Upon seeing a concussion specialist who adjusted Kelley's medicine and put her mind at ease about the recovery period, Kelley began homebound instruction so she could do her schoolwork at her own pace as she coped with the neck pain and headaches. Kelley caught up with her school work in no time and started a 504 accommodation plan.

She has gradually resumed classes but still has not fully returned to school. Although she continues to have headaches, they aren't as bad. "I've learned a lot about concussions in the past year—they can happen to anyone, anytime, and can happen during any event," says Kelley. "It's hard to explain to people that I got my concussion playing volleyball because it isn't considered a 'contact sport.' Concussions can happen to someone riding a bike, playing football, or even walking down the hallway at school. Everyone reacts differently and symptoms can follow you around forever. More people need to be aware of this silent epidemic."

Kelley is now an Ambassador Speaker for BIA-MA. As she continues to heal from her concussions, she raises awareness of this 'silent epidemic' to her peers, coaches, teachers, and other athletes. Visit her Facebook page, "Concussion Awareness and Compassion."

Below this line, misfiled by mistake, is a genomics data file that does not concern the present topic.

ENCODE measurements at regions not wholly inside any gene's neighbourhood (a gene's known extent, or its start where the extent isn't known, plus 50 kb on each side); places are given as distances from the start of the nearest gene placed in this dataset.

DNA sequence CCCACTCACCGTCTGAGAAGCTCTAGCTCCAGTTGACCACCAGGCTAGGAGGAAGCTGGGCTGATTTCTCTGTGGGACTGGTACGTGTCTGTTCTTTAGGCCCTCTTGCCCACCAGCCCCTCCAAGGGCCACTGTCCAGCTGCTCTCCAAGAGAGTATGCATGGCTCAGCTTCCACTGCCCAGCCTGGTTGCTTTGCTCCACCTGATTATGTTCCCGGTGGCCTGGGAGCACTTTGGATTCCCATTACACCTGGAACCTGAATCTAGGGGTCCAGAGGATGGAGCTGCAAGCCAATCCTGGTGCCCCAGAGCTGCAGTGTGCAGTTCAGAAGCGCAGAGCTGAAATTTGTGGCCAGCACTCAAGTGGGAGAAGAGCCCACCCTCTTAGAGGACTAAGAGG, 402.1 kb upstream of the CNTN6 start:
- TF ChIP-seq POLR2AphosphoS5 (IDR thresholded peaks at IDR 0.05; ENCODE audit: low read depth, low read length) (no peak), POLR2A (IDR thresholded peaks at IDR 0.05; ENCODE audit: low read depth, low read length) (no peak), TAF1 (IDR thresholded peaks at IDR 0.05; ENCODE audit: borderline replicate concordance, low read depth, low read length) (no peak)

Update on Kelley's progress: August 2012

Provided by Kelley's mother, Amy Linn

June and July were restful months for Kelley. She finished her school classes with her tutor and began to feel better. Her headaches diminished greatly in July. August has been her most pain-free month since last September. She has had some headaches, but they have been minor and have only lasted a day or so. She was finally able to "live" this past month. We were able to take a short trip to Maryland to visit with good friends and she was able to be an assistant teacher in Vacation Bible School.

She has made some new friends and has been able to hang out with them and actually go to a few movies (with her earplugs in). None of those things would have been possible even a month or two earlier due to the loud noises, light, and motion issues.

Kelley met with her neurologist and was again reassured that she is on the mend. As she begins school, she is nervous about whether she will be able to consistently function in the school environment. As this is also the beginning of volleyball season and volleyball was her passion, she also is dealing with the grief of not playing the sport that she loves.

I am consistently amazed at Kelley's perseverence and maturity through all of this. I pray as this new year begins, that she is able to complete her academic work, and again, have a 'normal' teenage life... what ever that may look like, as long as it is pain free!

 

Back to Faces of Brain Injury